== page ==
In Friedrich Schleiermacher's second speech, entitled On the Essence of Religion, he outlines his interpretation of religion. The result is an entity separate from morality and metaphysics; separate in comparison to Kant's perception of the two in that it stems from an attempt to intuit the universe. Schleiermacher's view differs with Kant's in a number of respects, especially concerning the involvement of morality in religion. There exist, however, some similarities involving the origin of religion.
Religion, for Schleiermacher, transcends the worlds of morality and metaphysics; it transcends yet includes them:
If it is an attractive force of its own, then you must confess that religion is the highest in philosophy and that metaphysics and morals are only subordinate divisions of it; for that in which two varied but opposed concepts are one can only be the higher under which the other two belong. (p. 99)
In his view, Schleiermacher contends that religion is more than merely an extension of morality, as Kant would have it, but rather an entity removed from the "character of speculation as well as from that of praxis" (p. 102). Schleiermacher sees his intuitive religion as sharing a common ground with both speculation and praxis. Further, he states that an intuitive religion is a necessary dimension of human nature. Schleiermacher's religion is far more emotional and sensory: something Kant would disagree with. While Kant would argue that the senses cannot be trusted to perceive the nuomenal world, Schleiermacher would contest that feelings are necessary to find "the point from which one's relationship to the infinite can be discovered" (p. 109). Schleiermacher includes all of reality into his perception of religion. When true religion is maintained, both the holy and unholy are respected for their place in the universe. "Religion is the sworn enemy of all pedantry and all one-sidedness" (p. 109).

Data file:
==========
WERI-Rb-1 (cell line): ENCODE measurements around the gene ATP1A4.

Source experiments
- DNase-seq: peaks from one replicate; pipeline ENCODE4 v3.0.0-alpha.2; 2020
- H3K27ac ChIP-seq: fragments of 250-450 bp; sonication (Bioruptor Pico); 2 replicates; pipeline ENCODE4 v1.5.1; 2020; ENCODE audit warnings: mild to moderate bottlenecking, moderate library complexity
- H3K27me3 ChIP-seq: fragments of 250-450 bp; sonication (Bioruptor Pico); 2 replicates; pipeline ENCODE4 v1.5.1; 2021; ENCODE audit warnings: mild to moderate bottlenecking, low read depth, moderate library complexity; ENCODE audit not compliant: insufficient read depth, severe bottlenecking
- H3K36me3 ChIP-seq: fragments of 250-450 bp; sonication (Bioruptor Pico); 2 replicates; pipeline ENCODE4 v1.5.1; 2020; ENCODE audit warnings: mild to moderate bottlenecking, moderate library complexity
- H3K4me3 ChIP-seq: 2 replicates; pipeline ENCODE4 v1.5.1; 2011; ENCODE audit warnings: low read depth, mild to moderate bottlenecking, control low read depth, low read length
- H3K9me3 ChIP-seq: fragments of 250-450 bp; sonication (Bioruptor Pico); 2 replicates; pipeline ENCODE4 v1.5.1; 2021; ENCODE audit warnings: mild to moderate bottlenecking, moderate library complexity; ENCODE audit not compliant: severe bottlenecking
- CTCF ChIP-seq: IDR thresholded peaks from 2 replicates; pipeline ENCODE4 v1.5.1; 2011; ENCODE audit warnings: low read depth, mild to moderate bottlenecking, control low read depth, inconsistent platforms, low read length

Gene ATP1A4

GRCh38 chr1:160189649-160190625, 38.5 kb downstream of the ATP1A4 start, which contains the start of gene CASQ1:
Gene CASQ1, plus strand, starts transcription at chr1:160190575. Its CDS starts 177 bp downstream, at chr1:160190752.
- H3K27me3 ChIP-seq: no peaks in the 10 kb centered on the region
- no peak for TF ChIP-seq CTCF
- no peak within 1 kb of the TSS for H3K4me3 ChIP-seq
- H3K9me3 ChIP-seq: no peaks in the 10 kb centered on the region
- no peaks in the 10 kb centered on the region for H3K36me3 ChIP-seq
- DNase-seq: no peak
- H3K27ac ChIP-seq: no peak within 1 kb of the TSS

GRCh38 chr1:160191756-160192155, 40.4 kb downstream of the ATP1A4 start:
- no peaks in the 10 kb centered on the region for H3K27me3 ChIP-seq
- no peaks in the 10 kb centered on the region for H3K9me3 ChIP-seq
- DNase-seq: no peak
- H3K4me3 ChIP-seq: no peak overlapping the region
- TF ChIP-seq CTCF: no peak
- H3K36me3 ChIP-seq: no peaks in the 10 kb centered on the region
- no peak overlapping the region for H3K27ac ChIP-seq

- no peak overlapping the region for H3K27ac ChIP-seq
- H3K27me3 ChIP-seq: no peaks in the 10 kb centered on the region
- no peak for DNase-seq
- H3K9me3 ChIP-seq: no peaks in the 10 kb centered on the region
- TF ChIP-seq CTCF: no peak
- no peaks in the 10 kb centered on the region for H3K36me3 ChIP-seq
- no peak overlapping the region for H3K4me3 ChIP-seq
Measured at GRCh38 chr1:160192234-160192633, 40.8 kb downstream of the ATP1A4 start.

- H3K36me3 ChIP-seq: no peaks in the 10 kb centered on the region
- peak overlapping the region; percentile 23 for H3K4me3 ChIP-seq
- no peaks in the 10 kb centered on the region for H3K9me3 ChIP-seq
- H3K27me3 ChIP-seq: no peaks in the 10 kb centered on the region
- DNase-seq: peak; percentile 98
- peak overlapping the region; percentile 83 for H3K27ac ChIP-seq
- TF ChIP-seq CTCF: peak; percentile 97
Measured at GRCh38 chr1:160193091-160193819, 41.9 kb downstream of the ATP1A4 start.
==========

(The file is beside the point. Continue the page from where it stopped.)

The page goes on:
A very prominent similarity between Schleiermacher and Kant concerns the origin of religion. Whether intuitive or not, both maintain that religion stems from within:
Every human art runs aground trying to restore the products of living nature out of their separated constituent parts, and thus you will not succeed in doing it with religion, even tough you have imagined its individual elements ever so completely from outside; they must proceed from within. (p. 114)
Here, Schleiermacher argues that true religion cannot be pieced together from what he considers to be lifeless external sources. He believes that the laws and not the masses, or the individual components of the external world, but the universal laws that govern it.
Schleiermacher also resembles Kant in his description of how action is to proceed, according to religion. He contends that "religious feeling should accompany every human deed like a holy music; we should do everything with religion, nothing because of religion" (p. 110). Kant, too, makes a great distinction between illusory moral action and that action that is done solely for the sake of duty. Only the latter is moral.
Schleiermacher does not dispute Kant in his claim that Man should make every action a moral one. He does, however, believe that religion is separate from action, in that action can never be perfect, and that religion lies alongside of metaphysics and morals as the only true path to intuit the universe.